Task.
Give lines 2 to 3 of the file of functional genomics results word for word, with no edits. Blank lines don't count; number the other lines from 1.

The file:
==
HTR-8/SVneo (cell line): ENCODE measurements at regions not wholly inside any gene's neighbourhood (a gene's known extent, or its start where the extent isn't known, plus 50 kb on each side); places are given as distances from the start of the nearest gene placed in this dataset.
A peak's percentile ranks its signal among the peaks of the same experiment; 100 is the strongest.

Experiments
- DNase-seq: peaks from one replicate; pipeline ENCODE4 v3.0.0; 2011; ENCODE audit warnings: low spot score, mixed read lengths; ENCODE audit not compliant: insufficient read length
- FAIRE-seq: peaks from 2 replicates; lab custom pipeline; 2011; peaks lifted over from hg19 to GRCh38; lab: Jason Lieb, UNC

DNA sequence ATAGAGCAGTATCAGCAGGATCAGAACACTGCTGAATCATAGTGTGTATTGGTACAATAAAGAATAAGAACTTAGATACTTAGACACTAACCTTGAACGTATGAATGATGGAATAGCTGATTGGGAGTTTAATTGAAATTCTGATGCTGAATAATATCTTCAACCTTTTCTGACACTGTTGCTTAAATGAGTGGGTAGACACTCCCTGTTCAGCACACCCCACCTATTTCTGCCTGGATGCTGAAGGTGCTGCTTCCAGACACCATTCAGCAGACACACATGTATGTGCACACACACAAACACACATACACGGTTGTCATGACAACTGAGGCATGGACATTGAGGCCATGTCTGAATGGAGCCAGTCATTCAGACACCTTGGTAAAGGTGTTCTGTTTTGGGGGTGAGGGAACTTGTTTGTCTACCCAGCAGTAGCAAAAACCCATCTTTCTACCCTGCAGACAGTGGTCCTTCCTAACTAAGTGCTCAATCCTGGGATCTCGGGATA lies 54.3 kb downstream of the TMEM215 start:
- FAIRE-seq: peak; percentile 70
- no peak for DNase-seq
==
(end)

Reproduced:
A peak's percentile ranks its signal among the peaks of the same experiment; 100 is the strongest.

Experiments